Twilight Breaking Dawn Part 1 Review
Cinema’s funniest franchise returns once more, continuing on its seemingly unstoppable rampage to corrupt all the young women it can wrap its tendrils around. This time, however, the story is gearing up for its climax, chopping the pointlessly long novel into two halves to allow for, um, maximum adaptation, or something. Let’s be honest, it’s probably got more to do with money.
The movie kicks off with eighteen year old Bella Swan (Kristen Stewart) marrying the man of her dreams in the shape of one hundred year old vampire Edward Cullen (Cedric Diggory). Then they go on a honeymoon. Then they have sex. Then she gets pregnant. Then she dies. Then she gets made a vampire. Then the credits roll, signalling an end to the longest two hours of your life.
If that plot summary seems ridiculous, that’s because the film feels like it has been stretched out by the filmmakers. The writer is trying to construct an elaborate and engaging story with a narrative that evolves and grows with the passing of time. Stephanie Meyer is sitting somewhere off to the writer’s side reading the plot points aloud, saying, ‘and then she gets pregnant and then they don’t know what to do and then the werewolves threaten to attack and then…’
It may please some to note that absolutely nothing has changed in the franchise. Bella is still a hateful moron, Edward still a whiny douche and Jacob is still –impossibly – the most likeable character, owing to his tendency to get crapped on from a great height and take it all in stride. Amusingly, Bella’s human friends – the ones she made who stuck by her throughout her difficult transition to a new school – appear to have completely given up on her, preferring not to try and talk her out of this nonsense. Bella’s dad continues on top form, also appearing to have given up on his daughter, choosing to deliver the film’s funniest intentional humour by threatening to shoot Edward.
However, that’s not what this film is about. No, no, dear friends, Breaking Dawn Part 1 is pure fan service through and through, seeing Bella and Edward finally throw caution to the wind and have some of the most awkward sex in the history of bump and grind. Their honeymoon – shaggery and all – takes up roughly twenty minutes, which, interestingly, is the same length as an actual sex scene in a triple X porn film. The fangirls will undoubtedly go nuts for this, but anyone watching this film in theatres would do wise to bring non-slip footwear to combat the moisture that builds up on the floor.
But here’s where things get weird – the symbolism. The Twilight franchise has never been subtle in the message it wants young, inexperienced girls to absorb and this time is no exception. The difference is that this time the message is deeply, deeply disturbing.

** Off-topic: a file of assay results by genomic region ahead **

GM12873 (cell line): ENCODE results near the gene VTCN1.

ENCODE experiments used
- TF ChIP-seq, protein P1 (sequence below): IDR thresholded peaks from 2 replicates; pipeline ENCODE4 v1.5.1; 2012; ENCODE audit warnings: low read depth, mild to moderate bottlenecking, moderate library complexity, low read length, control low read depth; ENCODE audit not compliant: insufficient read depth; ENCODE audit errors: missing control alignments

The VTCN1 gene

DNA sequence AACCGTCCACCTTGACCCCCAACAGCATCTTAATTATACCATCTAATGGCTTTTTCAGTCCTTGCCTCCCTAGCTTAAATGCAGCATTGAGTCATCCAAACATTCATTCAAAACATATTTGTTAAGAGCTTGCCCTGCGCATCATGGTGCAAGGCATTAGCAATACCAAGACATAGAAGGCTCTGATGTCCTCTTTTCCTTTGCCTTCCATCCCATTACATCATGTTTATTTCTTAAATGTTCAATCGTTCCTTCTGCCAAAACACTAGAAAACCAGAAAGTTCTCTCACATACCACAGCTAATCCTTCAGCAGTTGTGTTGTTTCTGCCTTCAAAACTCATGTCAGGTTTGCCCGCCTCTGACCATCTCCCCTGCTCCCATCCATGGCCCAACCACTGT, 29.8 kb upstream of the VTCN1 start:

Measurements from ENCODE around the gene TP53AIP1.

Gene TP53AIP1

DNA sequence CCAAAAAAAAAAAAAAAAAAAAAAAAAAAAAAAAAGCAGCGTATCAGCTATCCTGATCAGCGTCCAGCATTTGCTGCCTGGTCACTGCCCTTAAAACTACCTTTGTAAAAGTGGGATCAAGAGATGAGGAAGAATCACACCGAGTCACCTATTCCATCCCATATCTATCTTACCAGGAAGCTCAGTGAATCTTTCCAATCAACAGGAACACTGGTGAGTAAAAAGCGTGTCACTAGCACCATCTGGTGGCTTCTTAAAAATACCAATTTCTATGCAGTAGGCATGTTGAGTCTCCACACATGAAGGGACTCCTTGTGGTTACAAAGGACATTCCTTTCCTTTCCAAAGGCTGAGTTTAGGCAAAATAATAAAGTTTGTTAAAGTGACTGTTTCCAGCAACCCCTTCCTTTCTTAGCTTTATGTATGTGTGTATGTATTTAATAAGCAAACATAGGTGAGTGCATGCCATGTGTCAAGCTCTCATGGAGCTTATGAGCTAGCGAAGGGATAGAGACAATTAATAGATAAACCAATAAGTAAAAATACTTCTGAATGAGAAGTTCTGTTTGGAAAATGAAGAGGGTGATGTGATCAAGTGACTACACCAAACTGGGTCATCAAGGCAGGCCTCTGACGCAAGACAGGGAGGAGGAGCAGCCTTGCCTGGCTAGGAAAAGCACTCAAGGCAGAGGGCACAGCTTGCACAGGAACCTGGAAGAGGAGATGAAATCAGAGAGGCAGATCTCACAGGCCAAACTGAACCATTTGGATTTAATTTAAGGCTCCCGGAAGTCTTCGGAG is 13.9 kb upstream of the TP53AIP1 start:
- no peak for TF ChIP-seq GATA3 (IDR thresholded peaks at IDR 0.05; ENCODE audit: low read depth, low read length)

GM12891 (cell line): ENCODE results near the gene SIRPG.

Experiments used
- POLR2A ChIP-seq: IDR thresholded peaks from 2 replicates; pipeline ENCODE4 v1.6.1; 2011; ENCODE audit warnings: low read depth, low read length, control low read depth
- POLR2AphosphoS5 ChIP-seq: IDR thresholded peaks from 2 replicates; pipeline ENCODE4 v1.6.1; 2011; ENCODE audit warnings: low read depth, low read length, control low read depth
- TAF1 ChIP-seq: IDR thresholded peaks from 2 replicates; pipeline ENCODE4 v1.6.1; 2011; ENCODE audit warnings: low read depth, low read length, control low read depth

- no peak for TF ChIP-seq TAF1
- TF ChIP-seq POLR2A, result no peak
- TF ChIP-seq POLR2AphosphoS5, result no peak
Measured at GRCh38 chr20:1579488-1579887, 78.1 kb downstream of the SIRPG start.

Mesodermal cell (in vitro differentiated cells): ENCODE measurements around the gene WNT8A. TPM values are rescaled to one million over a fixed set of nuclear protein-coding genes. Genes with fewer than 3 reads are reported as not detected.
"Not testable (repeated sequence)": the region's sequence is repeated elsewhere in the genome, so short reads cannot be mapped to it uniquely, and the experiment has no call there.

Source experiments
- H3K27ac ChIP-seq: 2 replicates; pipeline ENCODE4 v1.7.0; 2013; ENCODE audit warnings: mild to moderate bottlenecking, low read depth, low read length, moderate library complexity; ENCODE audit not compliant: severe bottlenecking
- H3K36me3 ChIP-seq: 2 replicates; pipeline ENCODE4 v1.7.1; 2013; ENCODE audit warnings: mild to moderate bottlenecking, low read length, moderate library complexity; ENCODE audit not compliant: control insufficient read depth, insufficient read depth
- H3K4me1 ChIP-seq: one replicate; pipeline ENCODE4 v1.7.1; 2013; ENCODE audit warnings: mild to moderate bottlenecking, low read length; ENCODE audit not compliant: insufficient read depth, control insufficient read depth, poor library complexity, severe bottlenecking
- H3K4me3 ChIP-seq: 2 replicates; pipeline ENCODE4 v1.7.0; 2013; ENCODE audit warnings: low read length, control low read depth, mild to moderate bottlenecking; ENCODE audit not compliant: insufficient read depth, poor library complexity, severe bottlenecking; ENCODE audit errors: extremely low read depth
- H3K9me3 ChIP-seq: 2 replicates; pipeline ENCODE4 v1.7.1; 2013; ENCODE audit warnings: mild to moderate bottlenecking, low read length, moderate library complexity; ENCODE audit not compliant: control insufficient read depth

First up, the film once again defends domestic abuse by having Bella tell Edward that it’s okay that he bruised her during their first attempt at lovemaking. This has been an ongoing issue for the franchise, the idea that IT’S OKAY IF HE BEATS YOU, AS LONG AS YOU LOVE HIM (capitals for emphasis on how utterly ludicrous that sentence is.) Edward abuses her physically during sex and emotionally when he frequently storms out on her while she’s having a crisis, but it’s okay because she loves him. It’s also fascinating to note that Edward gives Bella what she wants (i.e. sex) once and then spends the rest of the honeymoon slowly breaking her heart by holding that against her. Remember girls, if you think you love him, you’ll stand by him no matter what.
Secondly, the film puts forward the idea that young girls should throw away their virginity on their first crush EVEN IF THEY’RE NOT READY FOR IT. Seriously, there’s a scene where a panicked Bella attempts to get ready for her first intimate moment with her husband. The moment almost borders on being touching – the young lover, brushing her teeth, shaving her legs, picking out appropriate underwear – but is then swiftly ruined, as though Stephanie Meyer herself had written all over the script, by ending with Bella clearly not being emotionally ready for sex but choosing to go ahead and do it anyway. Remember girls, if he says he loves you, bend over and take it.
The third point of symbolism is probably the most contentious, but worth bringing up. This film is actually an allegory for a young Christian girl being gang-pressed into joining a Satanic cult.
A young girl is bewitched by a strange young man. She falls in love with him and enjoys spending time with his friends, who, like him, are a gang of bloodsuckers. Then he issues an ultimatum to her – to marry him or leave. Being young, inexperienced and naïve, she agrees to his unreasonable demands and marries him. Then he impregnates her with his demon seed – a phenomenon nobody can understand – and the only way she can stay alive is by drinking blood. Giving birth to the monstrous baby ultimately kills her, so she is forced to become a bloodsucker herself in order to survive.
These are all events from the franchise. Is that third point so crazy now?
As a film, Breaking Dawn Part 1 doesn’t work on any level. There is no story, no drama, no conflict, the protagonist doesn’t lead the story, the protagonist doesn’t make decisions to keep momentum going, the climax is laughable beyond belief and the idea that there is – somehow – another two hours of narrative yet to tell is mystifying. The story is over. Bella has achieved everything she wanted, without ever actually having to earn it.
So Breaking Dawn is far from the laugh riot of the earlier films and a far cry from the film that it believes itself to be. In fact, it’s pitiful in a way that makes this writer sad that so many unfortunate young women have been caught up in its spell. Never mind, it’s almost over. Once this is done the next fad will roll in and hopefully that one will be a little better.